1 3/4 stars
There was a time where it was considered a palace. With Moorish trappings and an abundance of wrought iron railings the building stood tall over all other ones within several blocks. I was lucky enough to get inside of it, though it had lost its moniker by then. This place was a movie palace; an old fashioned theater that had one single enormous screen, covered by a set of red velvet drapes. The rows of seats were bolted to a sloping floor that looked like a swelling wave, particularly if one stood either at the front or back of them. The theater was built decades before anyone thought of putting stadium seating into an auditorium. I remember the time I visited this place and was fascinated with the fine details of the theater lobby. There were candelabras on the walls with fake candles that looked like they were dripping white wax from their amber colored, flickering lightbulbs. To the right of the candy counter was a grand staircase that swirled up to a balcony that was perched just below the mosaic tiled ceiling. Before the movie started there as a low audible rumble throughout the theater. Slowly rising up from the stage in front of those velvet drapes, was a huge pipe organ being played by a man dressed in a tuxedo; it was wild. I imagined that in its heyday when a new movie was being shown in this theater it was an event…and today’s movie could have easily been on the schedule. BOUNTY hunter John Ruth, played by Kurt Russell (Tombstone, Death Proof), and his prisoner Daisy Domergue, played by Jennifer Jason Leigh (The Machinist, Road to Perdition), were forced to hole up in a roadside establishment until a winter blizzard passed by. They were not the only ones who had the same idea. Written and directed by Quentin Tarantino (Pulp Fiction, Kill Bill: Vol. 1 & 2), this mystery thriller was an experience to be seen. Nearly 3 hours long, there were no movie preview trailers; the film started on time with an overture and there was a planned intermission. The crowd was handed a complimentary program; I was taken aback. The filming and soundtrack were incredible to see and hear as the story was set in Wyoming. With Samuel L. Jackson (Chi-Raq, The Avengers franchise) as Major Marquis Warren and Bruce Dern (Nebraska, Monster) as General Sandy Smithers among the cast, this film had a great script with wonderful dialog. Yes, there was what I refer to as the Tarantino blood and violence scenes but there was not as much as his previous films. The story took some time to get into because it started out slow with long drawn out shots. I felt some scenes could have been eliminated or at least shortened. As with his past films Quentin did a beautiful job of paying homage to past celebrated directors. Watching this film festival winning western was truly an experience. There were scenes with blood and violence.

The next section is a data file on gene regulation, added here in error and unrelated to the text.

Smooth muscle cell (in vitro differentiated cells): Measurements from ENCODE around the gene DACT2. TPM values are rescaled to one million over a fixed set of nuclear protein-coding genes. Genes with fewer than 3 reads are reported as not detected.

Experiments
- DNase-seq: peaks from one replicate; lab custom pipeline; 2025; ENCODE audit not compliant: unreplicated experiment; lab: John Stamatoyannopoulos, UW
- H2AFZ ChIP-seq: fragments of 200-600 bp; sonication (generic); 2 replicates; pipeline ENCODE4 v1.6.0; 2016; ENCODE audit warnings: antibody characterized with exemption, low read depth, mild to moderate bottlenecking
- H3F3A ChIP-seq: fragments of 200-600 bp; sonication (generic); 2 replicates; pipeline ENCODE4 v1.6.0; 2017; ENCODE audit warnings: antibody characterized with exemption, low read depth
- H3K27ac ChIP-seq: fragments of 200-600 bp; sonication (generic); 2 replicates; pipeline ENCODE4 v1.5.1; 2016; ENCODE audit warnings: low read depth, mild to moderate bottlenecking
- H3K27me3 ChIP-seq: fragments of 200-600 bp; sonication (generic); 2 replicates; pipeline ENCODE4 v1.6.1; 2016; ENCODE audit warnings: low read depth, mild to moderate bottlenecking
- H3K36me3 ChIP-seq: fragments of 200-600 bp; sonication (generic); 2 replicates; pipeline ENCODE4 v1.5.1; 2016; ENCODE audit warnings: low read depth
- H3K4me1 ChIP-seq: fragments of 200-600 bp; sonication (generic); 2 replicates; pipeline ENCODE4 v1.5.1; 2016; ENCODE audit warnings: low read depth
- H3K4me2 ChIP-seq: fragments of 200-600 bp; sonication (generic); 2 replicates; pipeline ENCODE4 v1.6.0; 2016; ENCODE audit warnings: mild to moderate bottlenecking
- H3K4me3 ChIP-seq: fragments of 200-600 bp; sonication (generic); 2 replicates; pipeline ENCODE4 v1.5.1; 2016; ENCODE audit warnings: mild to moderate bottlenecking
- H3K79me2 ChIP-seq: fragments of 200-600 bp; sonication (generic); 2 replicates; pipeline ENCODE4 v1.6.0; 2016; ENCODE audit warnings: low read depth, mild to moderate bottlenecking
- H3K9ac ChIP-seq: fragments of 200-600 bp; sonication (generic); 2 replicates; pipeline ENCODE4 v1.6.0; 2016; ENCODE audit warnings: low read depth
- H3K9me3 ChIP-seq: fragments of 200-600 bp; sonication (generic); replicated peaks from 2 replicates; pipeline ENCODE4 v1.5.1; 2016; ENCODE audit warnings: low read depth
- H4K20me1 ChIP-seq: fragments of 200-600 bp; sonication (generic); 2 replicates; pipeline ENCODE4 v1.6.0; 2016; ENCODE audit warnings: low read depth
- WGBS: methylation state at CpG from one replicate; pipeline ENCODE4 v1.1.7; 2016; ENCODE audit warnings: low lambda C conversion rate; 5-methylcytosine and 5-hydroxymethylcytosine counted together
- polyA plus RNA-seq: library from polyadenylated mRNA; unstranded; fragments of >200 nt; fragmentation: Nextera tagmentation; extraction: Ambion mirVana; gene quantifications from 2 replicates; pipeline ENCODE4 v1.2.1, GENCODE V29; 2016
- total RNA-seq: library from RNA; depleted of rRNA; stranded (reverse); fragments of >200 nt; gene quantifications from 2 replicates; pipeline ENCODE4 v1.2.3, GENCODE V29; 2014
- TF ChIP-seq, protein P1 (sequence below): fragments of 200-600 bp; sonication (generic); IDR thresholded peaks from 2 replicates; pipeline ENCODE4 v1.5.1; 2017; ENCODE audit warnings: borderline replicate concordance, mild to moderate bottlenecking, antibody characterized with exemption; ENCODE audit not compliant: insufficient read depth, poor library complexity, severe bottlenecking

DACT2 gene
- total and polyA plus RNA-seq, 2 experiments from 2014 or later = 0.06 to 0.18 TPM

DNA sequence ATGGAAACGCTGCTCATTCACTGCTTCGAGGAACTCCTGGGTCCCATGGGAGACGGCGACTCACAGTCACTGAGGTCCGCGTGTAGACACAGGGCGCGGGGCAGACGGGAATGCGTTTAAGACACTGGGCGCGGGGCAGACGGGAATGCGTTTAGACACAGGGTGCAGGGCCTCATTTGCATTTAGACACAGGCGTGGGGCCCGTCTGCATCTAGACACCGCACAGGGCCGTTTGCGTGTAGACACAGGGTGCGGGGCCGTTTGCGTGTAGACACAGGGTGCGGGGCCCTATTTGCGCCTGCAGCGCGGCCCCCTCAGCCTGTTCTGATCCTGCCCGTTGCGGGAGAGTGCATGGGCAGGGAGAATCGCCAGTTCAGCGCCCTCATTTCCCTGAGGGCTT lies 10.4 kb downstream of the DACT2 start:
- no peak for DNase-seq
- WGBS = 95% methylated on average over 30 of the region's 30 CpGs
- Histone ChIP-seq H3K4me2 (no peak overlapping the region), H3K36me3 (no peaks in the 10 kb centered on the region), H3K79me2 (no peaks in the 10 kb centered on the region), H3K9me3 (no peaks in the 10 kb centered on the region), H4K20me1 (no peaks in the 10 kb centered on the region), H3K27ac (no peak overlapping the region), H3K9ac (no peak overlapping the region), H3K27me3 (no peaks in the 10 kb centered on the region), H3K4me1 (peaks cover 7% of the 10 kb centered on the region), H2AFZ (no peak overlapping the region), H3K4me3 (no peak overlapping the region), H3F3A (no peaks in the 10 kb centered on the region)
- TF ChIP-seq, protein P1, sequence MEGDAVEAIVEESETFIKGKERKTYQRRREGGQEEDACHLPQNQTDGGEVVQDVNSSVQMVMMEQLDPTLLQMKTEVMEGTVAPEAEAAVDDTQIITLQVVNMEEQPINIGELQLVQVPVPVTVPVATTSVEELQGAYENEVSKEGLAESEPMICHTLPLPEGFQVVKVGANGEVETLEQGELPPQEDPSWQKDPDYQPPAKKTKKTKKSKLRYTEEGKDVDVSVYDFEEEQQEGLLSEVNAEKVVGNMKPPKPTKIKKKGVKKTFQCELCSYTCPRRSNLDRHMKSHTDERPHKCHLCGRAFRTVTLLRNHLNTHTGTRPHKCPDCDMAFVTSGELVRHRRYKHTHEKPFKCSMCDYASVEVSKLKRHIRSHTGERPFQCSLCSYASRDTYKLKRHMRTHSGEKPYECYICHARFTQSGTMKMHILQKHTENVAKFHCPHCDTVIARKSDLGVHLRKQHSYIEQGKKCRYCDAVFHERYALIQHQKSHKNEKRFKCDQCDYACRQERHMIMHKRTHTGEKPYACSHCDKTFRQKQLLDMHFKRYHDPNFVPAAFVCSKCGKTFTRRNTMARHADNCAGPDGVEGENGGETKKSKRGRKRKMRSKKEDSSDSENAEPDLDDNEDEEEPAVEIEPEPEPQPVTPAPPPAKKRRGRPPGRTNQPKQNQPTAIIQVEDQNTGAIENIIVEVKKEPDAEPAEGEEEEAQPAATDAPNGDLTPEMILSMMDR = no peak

3 1/4 stars
Sitting up on a shelf in the pantry sits a platter that has special significance for me. There is nothing special about it if one is just looking at it. With its edges bordered by two small bands of gold and burgundy that have formed minute cracks over all these years and a multi-colored rosette at its center, this platter reminds me of the home I grew up in. It was only used on special occasions, being the vessel that carried out the main course for all sitting around the dining room table to devour. Besides this platter I have two other items in my possession from my childhood; a pair of scissors and a candle holder. I know what you must be thinking, such random items. You are correct they are random but each one of them comes with very distinct memories from my youth. Since then I have lived in several places yet, what I believe would be true for most people, that first one’s memories are the most vibrant in my mind. So much had happened there that formed the person I am today. From the neighbors to my friends from the block, it was essentially growing up with an extra large family. Was I sad when the time came to move out from it? You bet it was, however it never left from inside of me. Certain things I did to the next place were done in such a way to mimic those things left behind. Looking back, the transition may have started out hard but it was not as traumatic as it was for the sisters in this comedy. Coming home to visit their parents sisters Maura and Kate Ellis, played by Amy Poehler (They Came Together, Parks and Reactions-TV) and Tina Fey (Muppets Most Wanted, Admission), discovered the home they grew up in was up for sale. Before the house was to be sold the sisters decided they had to do something that would create an everlasting memory. There is no denying Tina and Amy work extremely well together; they have so much history between them. Besides them and some of their old cast mates from SNL like Maya Rudolph (Bridesmaids, Grown Ups franchise) as Brinda, there was Dianne Wiest (Footloose, I Am Sam) and James Brolin (Catch Me if You Can, Marcus Welby, M.D.-TV) as Deana and Bucky Ellis. All the actors were fine for this picture. But I have to tell you this movie was a mixed bag. There was a mixture of fun zaniness, witty sarcastic dialog and off the wall humor; however, there were stretches where things became crude and silly. I did not think the story was all that original. It was easy to figure out what sight gag was about to happen or joke told. Because of who the two main stars were, this film needed a much stronger script. I did not have a problem leaving the theater after the movie ended.